Drye v. University of Arkansas for Medical Sciences et al

Filing 52

OPINION AND ORDER granting defts' 38 Motion for Summary Judgment, dismissing Drye's complaint with prejudice. Signed by Chief Judge J. Leon Holmes on 9/23/11. (vjt)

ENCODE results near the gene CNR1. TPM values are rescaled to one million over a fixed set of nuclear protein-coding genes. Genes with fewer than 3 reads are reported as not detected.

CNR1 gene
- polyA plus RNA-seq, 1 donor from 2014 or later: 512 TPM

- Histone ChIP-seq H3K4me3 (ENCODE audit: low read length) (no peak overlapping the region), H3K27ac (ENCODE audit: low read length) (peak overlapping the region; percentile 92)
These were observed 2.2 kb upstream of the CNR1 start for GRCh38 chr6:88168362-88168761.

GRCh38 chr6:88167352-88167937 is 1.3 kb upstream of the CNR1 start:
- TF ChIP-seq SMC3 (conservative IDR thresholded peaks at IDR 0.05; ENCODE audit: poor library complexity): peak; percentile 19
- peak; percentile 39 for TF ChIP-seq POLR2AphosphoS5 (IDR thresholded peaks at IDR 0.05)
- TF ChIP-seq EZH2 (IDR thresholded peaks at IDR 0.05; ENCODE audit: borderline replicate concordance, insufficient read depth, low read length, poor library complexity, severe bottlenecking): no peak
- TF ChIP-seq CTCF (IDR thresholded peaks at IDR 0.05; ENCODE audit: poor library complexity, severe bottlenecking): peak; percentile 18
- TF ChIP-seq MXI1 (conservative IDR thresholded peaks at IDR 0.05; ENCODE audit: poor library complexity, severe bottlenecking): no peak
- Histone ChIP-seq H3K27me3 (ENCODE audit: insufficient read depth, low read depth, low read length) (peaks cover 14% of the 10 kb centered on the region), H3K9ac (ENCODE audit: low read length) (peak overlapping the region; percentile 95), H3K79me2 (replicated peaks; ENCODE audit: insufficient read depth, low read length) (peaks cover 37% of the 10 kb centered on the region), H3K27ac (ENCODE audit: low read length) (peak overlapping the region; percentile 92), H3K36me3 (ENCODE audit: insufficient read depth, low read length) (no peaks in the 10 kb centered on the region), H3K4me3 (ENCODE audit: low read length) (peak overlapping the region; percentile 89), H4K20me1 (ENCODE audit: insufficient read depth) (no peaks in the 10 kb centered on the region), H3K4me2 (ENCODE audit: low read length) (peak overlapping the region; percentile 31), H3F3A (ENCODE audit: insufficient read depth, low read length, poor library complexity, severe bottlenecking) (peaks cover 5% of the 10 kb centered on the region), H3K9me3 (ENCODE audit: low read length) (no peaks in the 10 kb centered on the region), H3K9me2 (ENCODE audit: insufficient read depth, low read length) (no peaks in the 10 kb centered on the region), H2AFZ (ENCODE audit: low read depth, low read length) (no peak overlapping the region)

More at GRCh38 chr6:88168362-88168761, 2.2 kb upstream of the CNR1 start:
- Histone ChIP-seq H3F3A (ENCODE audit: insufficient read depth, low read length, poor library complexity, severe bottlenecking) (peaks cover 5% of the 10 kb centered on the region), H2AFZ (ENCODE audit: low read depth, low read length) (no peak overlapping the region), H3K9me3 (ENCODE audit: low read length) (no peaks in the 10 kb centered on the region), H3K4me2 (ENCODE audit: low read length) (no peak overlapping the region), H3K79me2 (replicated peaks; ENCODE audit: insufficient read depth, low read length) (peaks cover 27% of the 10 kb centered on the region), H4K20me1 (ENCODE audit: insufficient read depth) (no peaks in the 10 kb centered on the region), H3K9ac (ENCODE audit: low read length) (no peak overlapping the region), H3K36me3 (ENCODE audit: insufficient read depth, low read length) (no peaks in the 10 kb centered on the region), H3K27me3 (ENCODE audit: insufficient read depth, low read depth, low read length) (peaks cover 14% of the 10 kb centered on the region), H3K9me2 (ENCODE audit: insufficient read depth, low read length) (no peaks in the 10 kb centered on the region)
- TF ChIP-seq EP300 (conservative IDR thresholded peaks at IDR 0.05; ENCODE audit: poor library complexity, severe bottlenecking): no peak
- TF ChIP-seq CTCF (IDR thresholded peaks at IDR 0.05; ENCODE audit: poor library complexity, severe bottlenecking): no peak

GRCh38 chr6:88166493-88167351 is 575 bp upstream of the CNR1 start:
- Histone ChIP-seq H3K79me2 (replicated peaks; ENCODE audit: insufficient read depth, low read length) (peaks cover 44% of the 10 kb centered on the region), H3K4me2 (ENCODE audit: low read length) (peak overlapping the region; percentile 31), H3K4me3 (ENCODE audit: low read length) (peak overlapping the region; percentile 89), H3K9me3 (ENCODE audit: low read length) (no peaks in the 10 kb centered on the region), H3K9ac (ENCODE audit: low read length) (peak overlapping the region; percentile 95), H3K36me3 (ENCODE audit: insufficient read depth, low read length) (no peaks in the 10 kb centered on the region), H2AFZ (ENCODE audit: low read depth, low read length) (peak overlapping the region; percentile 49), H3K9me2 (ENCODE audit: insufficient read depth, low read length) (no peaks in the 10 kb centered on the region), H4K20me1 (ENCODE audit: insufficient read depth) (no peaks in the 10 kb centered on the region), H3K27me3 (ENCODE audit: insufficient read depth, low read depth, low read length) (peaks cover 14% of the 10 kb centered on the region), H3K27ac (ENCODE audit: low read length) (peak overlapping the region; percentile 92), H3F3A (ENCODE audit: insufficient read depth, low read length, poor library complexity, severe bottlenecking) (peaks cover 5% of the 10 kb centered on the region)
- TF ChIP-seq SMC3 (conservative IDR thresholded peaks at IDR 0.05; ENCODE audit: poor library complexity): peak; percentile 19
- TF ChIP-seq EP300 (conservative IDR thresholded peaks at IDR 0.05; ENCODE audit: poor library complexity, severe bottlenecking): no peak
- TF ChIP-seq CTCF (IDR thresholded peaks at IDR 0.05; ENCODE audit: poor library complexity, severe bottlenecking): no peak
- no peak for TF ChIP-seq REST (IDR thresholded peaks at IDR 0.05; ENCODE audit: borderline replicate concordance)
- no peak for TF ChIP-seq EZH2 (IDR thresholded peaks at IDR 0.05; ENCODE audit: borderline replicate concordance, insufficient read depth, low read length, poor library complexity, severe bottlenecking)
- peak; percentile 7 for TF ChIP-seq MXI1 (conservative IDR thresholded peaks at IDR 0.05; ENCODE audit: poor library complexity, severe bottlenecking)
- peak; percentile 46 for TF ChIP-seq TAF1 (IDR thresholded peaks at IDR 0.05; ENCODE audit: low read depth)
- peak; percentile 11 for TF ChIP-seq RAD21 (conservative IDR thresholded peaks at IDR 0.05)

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IN THE UNITED STATES DISTRICT COURT EASTERN DISTRICT OF ARKANSAS WESTERN DIVISION BETTY MARIE DRYE v. PLAINTIFF No. 4:09CV00922 JLH UNIVERSITY OF ARKANSAS FOR MEDICAL SCIENCES by and through the UNIVERSITY OF ARKANSAS BOARD OF TRUSTEES; PHILIP BARONI; and PAM WHITLOCK DEFENDANTS OPINION AND ORDER Following her February 2009 termination from the University of Arkansas for Medical Sciences, Betty Marie Drye commenced this action against UAMS, by and through the University of Arkansas Board of Trustees and UAMS employees, Philip Baroni and Pam Whitlock, in both their individual and official capacities. Having amended her complaint in November 2010, Drye now alleges that the defendants violated her due process rights, her right to equal protection, the Rehabilitation Act, the Age Discrimination in Employment Act, and the Family and Medical Leave Act. The defendants have moved for summary judgment on these claims, Drye has responded, and the defendants have replied to that response. For the following reasons, summary judgment is granted. I. In 2004, UAMS hired Betty Marie Drye as a patient representative in the Jones Eye Institute, a position that involved, among other things, supervising clinic clerical staff. Drye was hired by, worked under, and reported solely to clinic manager Judy Sims. When Drye was hired, Philip Baroni was the associate director of outpatient services at UAMS. In that capacity, he supervised the managers of various UAMS clinics (including the Institute). Pam Whitlock was the Institute’s clinic supervisor. In July 2007, UAMS hired Robert Harris to fill a new chief of ambulatory care position. Harris’ job was to ensure better clinic operational efficiency, continuity, and collaboration between the various clinics and the College of Medicine Faculty Group Practice. Specifically, Harris focused on better patient communication, flow of patient care, employee teamwork, and morale. In early 2008, Harris appointed Dr. Chris Westfall as practice director for the Institute. Westfall acted as a liaison between the faculty group practice and the Institute, and he discussed with Baroni and Institute managers his desire to see better communication and streamlining of authority in daily Institute operations.1 In April 2008, Sims retired from her position and Baroni became interim clinic manager. Baroni served in that position until the fall, when Baroni, Westfall, and Harris decided that it was time to make some earlier proposed changes concerning the new Institute goals. Whitlock was then named to interim clinic manager. Shortly thereafter, the “interim” was removed, and she became 1 Drye argues that, according to the U.S. Supreme Court in Reeves v. Sanderson Plumbing Products, Inc., 530 U.S. 133, 120 S. Ct. 2097, 147 L. Ed. 2d 105 (2000), these facts should be disregarded because they are “self-interested uncorroborated statement[s] from an interested witness.” Pl.’s Resp. to Def.’s Statement of Undisputed Facts, ¶ 7. Drye makes this same assertion concerning various other statements made by Baroni and Whitlock in their affidavits. Drye misreads Reeves. Reeves says that a district court in deciding a summary judgment motion “should review all of the evidence in the record,” not just the evidence favoring the nonmoving party. Reeves, 530 U.S. at 150, 120 S. Ct. at 2110. The specific dicta to which Drye refers states that a court must, at minimum, give credence to a moving party’s uncontradicted and unimpeached evidence that comes from disinterested witnesses. Id. at 151 (“[T]he court should give credence to the evidence favoring the nonmovant as well as that ‘evidence supporting the moving party that is uncontradicted and unimpeached, at least to the extent that that evidence comes from disinterested witnesses.’”). Reeves does not bar a court from considering evidence from interested witnesses; it encourages courts to look at all the evidence available, provided that the court “may not make credibility determinations or weigh the evidence.” Id. at 150. The facts that Drye contests on the basis of this argument alone are admitted because Drye has done nothing to controvert them as required by Rule 56 of the Federal Rules of Civil Procedure and Local Rule 56.1. 2 clinic manager.2 In that position, Whitlock was given responsibility for overall clinic management–all technical and clerical employees reported directly to her. Another employee, Kim Glaze, was then moved to Whitlock’s former position as clinic supervisor. During Drye’s employment at the Institute–both before and after Sims’ retirement–numerous complaints were made to management regarding Drye’s harsh manner in communicating with patients and other employees. Sims and others counseled Drye about these complaints and noted the issues in Drye’s evaluations. After Whitlock took over as clinic manager, she received several oral and written complaints about Drye from Institute personnel. During early to mid-2008, Drye requested and received FMLA leave and discretionary catastrophic leave several times to care for her ailing mother. The leave was intermittent, so Drye was present at work some of the time. Drye also was approved for and took FMLA leave for her own medical issues from August 7, 2008, until September 8, 2008, when she returned to work. Altogether, Drye was given the maximum amount of FMLA leave. On August 18, while Drye was on FMLA leave, Baroni met with Audrey Bradley, UAMS human resources employee relations manager, to discuss Drye. According to Bradley’s journal of the encounter, Baroni expressed his desire to redefine Drye’s job description because Drye’s work was behind. Bradley then states in the journal that she advised Baroni that a person on FMLA leave is not responsible for work duties, so someone else should have been doing Drye’s work. Bradley also advised that she did not see a 2 Baroni’s affidavit states that he was the interim clinic manager until October 2008, when Whitlock took over the position. Def. Ex. 2, ¶ 3. Whitlock’s affidavit, however, states that she took over as interim clinic manager in early September 2008, allowing Baroni to go back to his original position, and that she was not named the permanent clinic manager until November 2008. Def. Ex. 3, ¶ 5. This issue, however, is immaterial to the outcome of the action, as neither Baroni nor Whitlock has attempted to avoid liability on the basis of the timing of the transition. 3 reason to change Drye’s job role. Finally, Bradley determined from the conversation that Baroni was “wanting a[n] easy out” because Drye was a “problem child” and had not been dealt with by Sims. Immediately upon Drye’s September 2008 return, Baroni met with her to explain changes to her position that had been instituted while she was gone. Baroni informed Drye that she no longer would have supervisory duties and that various job responsibilities would be changing, although her salary, benefits, title, and office space would remain the same. On February 11, 2009, Glaze told Whitlock that three different employees had reported to her that Drye was pulling up in front of the Institute building, clocking in, leaving the building, and driving off in her car. Whitlock confirmed the report with the employees. On February 19, 2009, Whitlock observed that Drye clocked in at 8:03 a.m., left the building, and walked back in at 8:10 a.m. Whitlock reported the incident to Baroni. Whitlock and Baroni decided that Drye’s actions constituted falsifying time records, which is gross misconduct under UAMS guidelines and which warrants immediate dismissal. Whitlock and Baroni then met with Drye in Whitlock’s office, where they notified her that they considered her actions gross misconduct. They proceeded to give Drye a notice indicating the reason for her termination and advised her of the right to seek a grievance with the UAMS employee relations officer. Whitlock and Baroni never shared the Employee Disciplinary Notice or Separation Form with anyone inside or outside of UAMS, and no potential employers have requested the information from Drye.3 Drye’s position was never filled. 3 Drye disputes these facts, but cites to no evidence other than to say the documents were discussed in an “unemployment hearing.” Pl.’s Resp. to Def.’s Statement of Undisputed Facts, ¶ 30. Drye does not specify what hearing this was, with whom it was, where it took place, or, most important, where it is in the record. Thus, she has failed to controvert the statement of fact under Local Rule 56.1 and it is deemed admitted. 4 After her termination, Drye brought a charge of age discrimination against UAMS with the Equal Employment Opportunity Commission, alleging that younger employees who had engaged in the same act had not been terminated. The EEOC investigated Drye’s claim and sent Drye a preliminary letter confirming the basic details of the incident and that a factual dispute existed concerning whether there were other similarly situated employees. Drye also contacted Charles White, the UAMS vice chancellor for employee relations, and met with him on March 6, 2009. At that meeting, White gave her a complaint form. The parties dispute whether Drye filled out the form and submitted it back to White.4 On Sept. 2, 2009, the EEOC issued Drye a Notice of Right to Sue letter, declining to pursue its inquiry further. Drye filed her original complaint pro se on December 9, 2009. Drye obtained legal representation and filed an amended complaint on November 15, 2010. On January 4, 2011, this Court granted the defendants’ motion to dismiss Drye’s ADEA and section 1983 claims for damages against UAMS and against Whitlock and Baroni in their official capacities. The Court also dismissed Drye’s ADEA claims against the defendants in their individual capacities. The Court will now decide on the defendants’ motion for summary judgment on Drye’s remaining claims. II. A court should enter summary judgment if the evidence, viewed in the light most favorable to the nonmoving party, demonstrates that there is no genuine issue of material fact and that the moving party is entitled to judgment as a matter of law. Fed. R. Civ. P. 56(a); see also Anderson v. 4 In her deposition, Drye says that she filled out the form, returned it, and received a call from White denying the grievance claim, but she admits that she did not retain a copy of the form and could not remember the specific date on which she sent it in. Def. Ex. 1 at 62-66. White’s administrative assistant states in an affidavit that no such copy exists, and no other records kept or maintained in her office or White’s office exist concerning Drye. Def. Ex. 5. 5 Liberty Lobby, Inc., 477 U.S. 242, 250, 106 S. Ct. 2505, 2511, 91 L. Ed. 2d 202 (1986); Cheshewalla v. Rand & Son Constr. Co., 415 F.3d 847, 850 (8th Cir. 2005). The party moving for summary judgment bears the initial responsibility of demonstrating the absence of a genuine issue of material fact. Celotex Corp. v. Catrett, 477 U.S. 317, 323, 106 S. Ct. 2548, 2553, 91 L. Ed. 2d 265 (1986). If the moving party carries its burden, the nonmoving party must “come forward with ‘specific facts showing that there is a genuine issue for trial.’” Matsushita Elec. Indus. Co. v. Zenith Radio, 475 U.S. 574, 587, 106 S. Ct. 1348, 1356, 89 L. Ed. 2d 538 (1985) (emphasis in original) (quoting Fed. R. Civ. P. 56(e)). A genuine issue for trial exists only if there is sufficient evidence to allow a jury to return a verdict for the nonmoving party. Anderson, 477 U.S. at 249, 106 S. Ct. at 2511. When a nonmoving party cannot make an adequate showing on a necessary element of the action on which that party bears the burden of proof, the moving party is entitled to judgment as a matter of law. Celotex, 477 U.S. at 322, 106 S. Ct. at 2552. III. Rehabilitation and Age Discrimination in Employment Acts The defendants have moved for summary judgment on Drye’s age and disability discrimination claims under the ADEA and the Rehabilitation Act. In her response, Drye explicitly abandons these two claims. Drye asserts, however, that she does not abandon her “disability retaliation claim” under the Rehabilitation Act. The problem is that the only retaliation claim that Drye alleged in her complaint and amended complaint is a claim that the defendants retaliated against her for requesting FMLA leave–a claim that will be addressed later. No “disability retaliation claim”other than the FMLA claim has been alleged. Summary judgment is granted to the defendants on all of Drye’s claims under the ADEA and the Rehabilitation Act. 6 IV. Due Process The Fourteenth Amendment provides that no state shall “deprive any person of life, liberty, or property, without due process of law . . . .” U.S. Const. amend XIV, § 1. Drye alleges that the defendants violated both her liberty and property interests under the Due Process Clause by terminating her without a proper hearing and by damaging her reputation in the process. The defendants have moved for, and the Court grants, summary judgment on these two procedural due process claims. A. Property Claim To prevail on her claim that she was discharged from her employment without due process of law, Drye must establish that she had a protected property interest in her employment and that she was deprived of that interest without due process. Cleveland Bd. of Educ. v. Loudermill, 470 U.S. 532, 538, 105 S. Ct. 1487, 1491, 84 L. Ed. 2d 494 (1985). Whether an employee has a protected property interest in her employment depends on the employment contract and state law. Eddings v. City of Hot Springs, Ark., 323 F.3d 596,601 (8th Cir. 2003). Public employees such as Drye have protected property interests in their employment only “when there are ‘contractual or statutory limitations on the employer’s ability to terminate an employee,’ such as a contractual right to be terminated only for cause.” Bennett v. Watters, 260 F.3d 925, 927 (8th Cir. 2001) (quoting Winegar v. Des Moines Indep. Cmty. Sch. Dist., 20 F.3d 895, 899 (8th Cir. 1994)). Generally, in Arkansas, an at-will employee may be fired “for good cause, bad cause, or no reason at all . . . .” Lynn v. WalMart Stores, Inc., 102 Ark. App. 65, 71, 280 S.W.3d 574, 579 (2008). Drye asserts that UAMS employees are not strictly at will, that at will is only invoked during the probationary period, and that UAMS employees are entitled to a ‘name clearing’ hearing with 7 regard to any terminations of employment. Pl.’s Resp. to Def.’s Statement of Undisputed Facts, ¶ 2. The evidence does not support her assertions. On the contrary, the UAMS staff handbook states, “Employment with the University of Arkansas System is governed by an Employment-at-Will doctrine,” and “staff employees may be terminated at any time . . . .” Def. Ex. 6. The UAMS staff handbook also provides that employees can be dismissed for cause, but it does not say that they can be dismissed only for cause. Drye also relies on a deposition given in a separate case by Charles White, the UAMS assistant vice chancellor for employee relations. White testified, however, that “UAMS is an at-will employer. You work for the state. You do not have the right to work for state government. State government is an at-will employer. They can let you go at will.” Pl. Ex. A, Depo. of Charles White at 24-25. After testifying that the state is an at-will employer which “can let you go at will,” White added, “Another way of letting a person . . . terminating an employee is by progressive discipline. Three strikes and you’re out.” Id. at 25. In addition, according to White, “Gross misconduct is grounds for immediate dismissal.” Id. Still later, White explained that at-will is rarely invoked at UAMS. He testified also that “three strikes and you are out” does not apply during probation; instead, at-will is invoked during probation. Id. at 27. Contrary to Drye’s argument, however, White never testified that the at-will status of UAMS employees ends with the completion of their probationary period. To the contrary, as noted above, White unequivocally testified that “UAMS is an at-will employer. They can let you go at will.” There is no genuine issue of material fact on the issue of whether Drye was an at-will employee: she was. As an at-will employee, Drye had no protected property interest in her employment. Therefore, the defendants are entitled to summary judgment on Drye’s claim that she was deprived of property without due process. 8 B. Liberty Claim Drye also claims that her liberty interest in her good reputation was infringed during the course of her termination by statements made public by the defendants, without a hearing, in violation of her right to due process. “An employee’s liberty interests are implicated where the employer levels accusations at the employee that are so damaging as to make it difficult or impossible for the employee to escape the stigma of those charges.” Winegar v. Des Moines Indep. Cmty. Sch. Dist., 20 F.3d 895, 899 (8th Cir. 1994). Stigma may be established, for example, where the employer’s accusations involve dishonesty and immorality. Id. Once the liberty interest is implicated, “an unconstitutional deprivation may occur when an employee is not given an opportunity to clear his or her name.” Rush v. Perryman, 579 F.3d 908, 912 (8th Cir. 2009). To establish that she has been unconstitutionally deprived of a liberty interest, Drye must establish that: (1) she was stigmatized by the employer’s statements; (2) those statements were made public by the administrators; and (3) she denied the stigmatizing statements. Id. at 912-13.5 Drye asserts that she was stigmatized by the charge of gross misconduct. Drye has presented no evidence, however, that the defendants made any statement about her public. Drye asserts that the defendants’ statements were published because she has been required to disclose why she was fired when applying for State jobs, her UAMS employment file is subject to a Freedom of 5 The Eighth Circuit has used another version of this test that is similar but not identical, holding that a plaintiff must prove that: “(1) an official made a defamatory statement that resulted in a stigma; (2) the defamatory statement occurred during the course of terminating the employee; (3) the defamatory statement was made public . . .; and (4) an alteration or extinguishment of a right or legal status.” Brown v. Simmons, 478 F.3d 922, 923 (8th Cir. 2007) (citing Mascho v. Gee, 24 F.3d 1037, 1039 (8th Cir. 1994) and Paul v. Davis, 424 U.S. 693, 711, 96 S. Ct. 1155, 1165, 47 L. Ed. 2d 405 (1976)). But see Pollock v. Baxter Manor Nursing Homes, 716 F.2d 545, 546-47 (8th Cir.) (holding that an employee is not required to prove the falsity of stigmatizing charges). 9 Information Act request, the information was reported throughout UAMS, and the statements were released to the Employment Security Division. Drye points to no evidence to support any of these assertions–not even her own deposition–so she has failed to demonstrate that there is a genuine issue of fact for trial, and summary judgment is granted on the issue. V. Section 1983 Sex Discrimination Forty-two U.S.C. § 1983 provides a cause of action for “the deprivation of any rights, privileges, or immunities secured by the Constitution and laws” of the United States by any person acting “under color of” state law. Section 1983 does not establish substantive rights, however: “it is merely a vehicle for seeking a federal remedy for violations of federally protected rights.” Foster v. Wyrick, 823 F.2d 218, 221 (8th Cir. 1987). While Drye now brings her sex discrimination claim under section 1983, having abandoned a direct Title VII claim in her amended complaint, the Eighth Circuit has held that a plaintiff cannot avoid Title VII’s exhaustion requirements by bringing the action under section 1983. A plaintiff “may not circumvent Title VII’s filing requirement by utilizing § 1983 as the vehicle for asserting his Title VII claim.” Id.; see also Tyler v. Univ. of Ark. Bd. of Trustees, 628 F.3d 980, 989 (8th Cir. 2011). “Title VII establishes an administrative procedure which a complaining employee must follow before filing a lawsuit in federal court.” Williams v. Little Rock Municipal Water Works, 21 F.3d 218, 222 (8th Cir. 1994). Exhausting these administrative remedies “is central to Title VII’s statutory scheme because it provides the EEOC the first opportunity to investigate discriminatory practices and enables it to perform its roles of obtaining voluntary compliance and promoting conciliatory efforts.” Id. Before seeking a judicial remedy under Title VII, plaintiffs “must file a discrimination charge with the Equal Employment Opportunity Commission (EEOC) within 10 180 days after the alleged unlawful employment practice.” Wyrick, 823 F.2d at 221. This filing must describe the nature and facts of the charge. Williams, 21 F.3d at 222. The plaintiff must then receive the notice of the right to sue, after which he has 90 days to file a lawsuit. Id. Even if not listed in the EEOC charge, a “plaintiff will be deemed to have exhausted administrative remedies as to allegations contained in a judicial complaint that are like or reasonably related to the substance of charges timely brought before the EEOC.” Id. The plaintiff’s complaint can only sweep as broadly as the scope of the EEOC investigation that would reasonably be expected to grow out of the EEOC charge. Duncan v. Delta Consol. Indus., Inc., 371 F.3d 1020, 1025 (8th Cir. 2004). Drye only brought an age discrimination claim in her March 2009 EEOC charge. She did not claim sex discrimination. In her narrative section, she only spoke of being demoted and terminated because of her age. In fact, she said in her EEOC charge that she was discharged and replaced by a female. The EEOC investigation could not reasonably be expected to include an investigation into sex discrimination. Drye’s sex discrimination claim is not reasonably related to the age discrimination claim that she asserted in the EEOC charge. Because she failed to exhaust her administrative remedies under Title VII by filing a sex discrimination complaint, Drye’s section 1983 sex discrimination claim is barred. Summary judgment is granted in favor of the defendants on that claim. VI. FMLA Drye asserts, first, that her job duties were changed and she was demoted in retaliation for her taking FMLA leave; and, secondly, that she was discharged in retaliation for taking FMLA leave and for complaining that she had been demoted due to her FMLA leave. The first issue is whether her claims relating to the changes in her job duties are barred by limitations. The second issue is 11 whether Dryer was terminated for taking FMLA leave or for complaining that her job duties were changed due to her taking FMLA leave. A. Statute of Limitations An action asserting an FMLA violation usually must be brought not later than two years after the last event constituting the alleged violation. 29 U.S.C. § 2617(c)(1). The period of limitations is extended to three years in the case of a “willful violation.” 29 U.S.C. § 2617(c)(2). The statute does not define “willful,” nor has the Supreme Court done so in a FMLA case. See Samuels v. Kansas City Missouri School District, 437 F.3d 797, 803 (8th Cir. 2006). Adopting the definition of “willful” articulated by the Supreme Court for cases arising under the Fair Labor Standards Act, the Eighth Circuit has held that to establish willfulness a plaintiff must show that the employer either knew or showed reckless disregard for the matter of whether the FMLA prohibited the employer’s conduct. Hanger v. Lake County, 390 F.3d 579, 583 (8th Cir. 2004) (quoting McLaughlin v. Richard Shoe Co., 486 U.S. 128, 133, 108 S. Ct. 1677, 100 L. Ed. 2d 115 (1988)). An employer’s knowledge that the FMLA is “in the picture,” however, does not, in itself, show willfulness. Hanger, 390 F.3d at 584; Samuels, 437 F.3d at 803. The period of limitations for an alleged violation of the FMLA regarding the changing of Drye’s job duties began running when Drye returned from FMLA leave on September 8, 2008, to find that her job duties had been changed. See Hanger, 390 F.3d at 583 (holding that the FMLA statutory period began running when the plaintiff returned to work and learned that her job responsibilities had been changed). Drye did not mention her altered job duties in her initial complaint filed on December 9, 2009. Rather, she first alleged this claim in her amended complaint filed on November 15, 2010–two years and two months after the initial incident. Therefore, the 12 defendants argue, Drye’s claim regarding the changed job duties should be barred since she missed the two-year deadline. Drye responds to this argument in two ways. First, Drye asserts that FMLA claims alleged in the amended complaint relate back to her original complaint pursuant to Rule 15(c)(1)(B) of the Federal Rules of Civil Procedure. Rule 15(c)(1)(B) states that an amended complaint relates back to the original’s date when “the amendment asserts a claim or defense that arose out of the conduct, transaction, or occurrence set out–or attempted to be set out–in the original pleading.” In September 2008, Drye’s job duties were changed while she was on leave. In February 2009, she was terminated after being caught falsifying her clocking records–an action to which she admitted. No evidence in the record connect the two incidents: the alteration of Drye’s job duties and her subsequent termination are not the same conduct, transaction, or occurrence. Drye’s claim that her job duties were changed in violation of the FMLA–a claim first asserted in her amended complaint–does not relate back to her original complaint. Drye next argues that the defendants willfully violated the FMLA when they changed her job duties, so the three-year statute of limitations should apply. Drye points primarily to Bradley’s August 18, 2008, journal entry as evidence that the defendants willfully violated the FMLA when they changed her job duties. The journal entry states: [Baroni]: She is not filling her job expectations and her work is behind. [Bradley]: [Drye] is on FMLA protected leave therefore someone else should be doing her work while she is out of the ofc. She is not responsible for her duties. (I checked with Charles H. and she still had CAT leave hrs left) [Baroni] wanted to redefine her job description.....but [Baroni] did not have any reason other than her work is behind. When asked who should have been doing her job while she was he said him and another mgr. [Bradley]: [Baroni] I don’t see a reason for you to change her job role. 13 In the end, it came out that Betty [Drye] has been a problem child as a mgr and Judy Sims never dealt with her and now Judy is gone and [Baroni] is wanting a easy out. Def. Ex. 24. While this journal entry shows that Baroni knew that the FMLA was “in the picture,” it does not show that he knew that changing Drye’s job duties would violate her rights under the FMLA or that he acted in reckless disregard of whether doing so would violate her rights. Drye returned to work at the same job that she had held before taking FMLA leave, with the same classification, and with the same pay. What changed was that, due to the reorganization, she was no longer given the responsibility of supervising clerical employees. There is no evidence that the defendants knew that they would violate the FMLA or acted in reckless disregard for whether they were doing so when they changed Drye’s job duties. Drye cannot prove that the defendants willfully violated the FMLA when they changed her job duties in September 2008, so her claim that her job duties were changed in retaliation for her taking FMLA leave is governed by the two-year period of limitations provided in 29 U.S.C. § 2617(c)(1). Drye amended her complaint to allege that claim more than two years later–on November 15, 2010. Drye’s claim is barred by limitations. B. Termination An employer is prohibited from interfering with, restraining, or denying an employee’s exercise of or attempted exercise of any right contained in the FMLA. 29 U.S.C. § 2615(a)(1). Interference “occurs when an employer’s action deters or attaches negative consequences to an employee’s exercise of FMLA rights.” Estrada, 616 F.3d at 871. Examples of interference include “discouraging an employee from using such leave” and “manipulation by a covered employer to avoid responsibilities under FMLA . . . .” 29 C.F.R. § 825.220(b) (2006). To succeed on a claim for interference under the FMLA, Drye must show that she was denied substantive FMLA rights for 14 a reason connected with her FMLA leave. Stallings v. Hussmann Corp., 447 F.3d 1041, 1050 (8th Cir. 2006); Bones v. Honeywell Intern., Inc., 366 F.3d 869, 877 (10th Cir. 2004). While it is not necessary for an employee to prove an employer’s intent, Stallings, 447 F.3d at 1050, the FMLA is not a strict-liability statute. Throneberry, 403 F.3d 972, 977 (8th Cir. 2005). Thus, an employer who “interferes with FMLA rights will not be liable if the employer can prove it would have made the same decision had the employee not exercised the employee’s FMLA rights.” Bacon v. Hennepin County Med. Ctr., 550 F.3d 711, 715 (8th Cir. 2008) (citing Throneberry, 403 F.3d at 977). An employer may not consider “an employee’s use of FMLA leave as a negative factor in an employment action.” Hite v. Vermeer Mfg. Co., 446 F.3d 858, 865 (8th Cir. 2006) (quoting Darby v. Bratch, 287 F.3d 673, 679 (8th Cir. 2002)). Because direct evidence can be difficult to come by, especially in the employment context, an employee can prove retaliation through circumstantial evidence using the McDonnell Douglas burden-shifting analysis. Smith v. Allen Health Sys., Inc., 302 F.3d 827, 832 (8th Cir. 2002). See McDonnell Douglas Corp. v. Green, 411 U.S. 792, 802-03, 93 S. Ct. 1817, 1824, 36 L. Ed. 2d 668 (1973). To establish a prima facie action of retaliation, Drye must show (1) that she “engaged in protected conduct” by exercising her FMLA rights; (2) that she suffered a materially adverse employment action; and (3) that there was a causal link between the protected activity and the adverse action. Wierman v. Actiony’s General Stores, 638 F.3d 984, 999 (8th Cir. 2011). If Drye makes this showing, the burden shifts to the defendants to present a legitimate, non-discriminatory reason for Drye’s termination. Hite, 446 F.3d at 865. Once the defendants provide such a reason, the burden shifts back to Drye to demonstrate that the stated reason was merely a pretext for retaliation. Id. 15 Drye has presented no evidence that her termination had anything to do with the FMLA leave from which she had returned five months earlier. Conversely, the defendants have presented undisputed evidence that Drye was terminated because she falsified her clock-in time. Drye attempts to paint the period stretching from her modified job duties to the termination as a “string of events causally related,” but the attempt fails as she has provided no evidence of a causal connection between her FMLA leave and her termination. Because she cannot show a causal link between her protected activity and her termination, she cannot meet her burden of establishing a prima facie case. Not only that, she cannot show that the employer’s legitimate reason for her termination–that she falsified her clock-in time–is a pretext for unlawful discrimination or retaliation. Therefore, summary judgment is granted in favor of the defendants on Drye’s claim that she was terminated in retaliation for conduct protected by the FMLA. CONCLUSION For the reasons stated above, the defendants’ motion for summary judgment is granted. Drye’s complaint is dismissed with prejudice. IT IS SO ORDERED this 23rd day of September, 2011. J. LEON HOLMES UNITED STATES DISTRICT JUDGE 16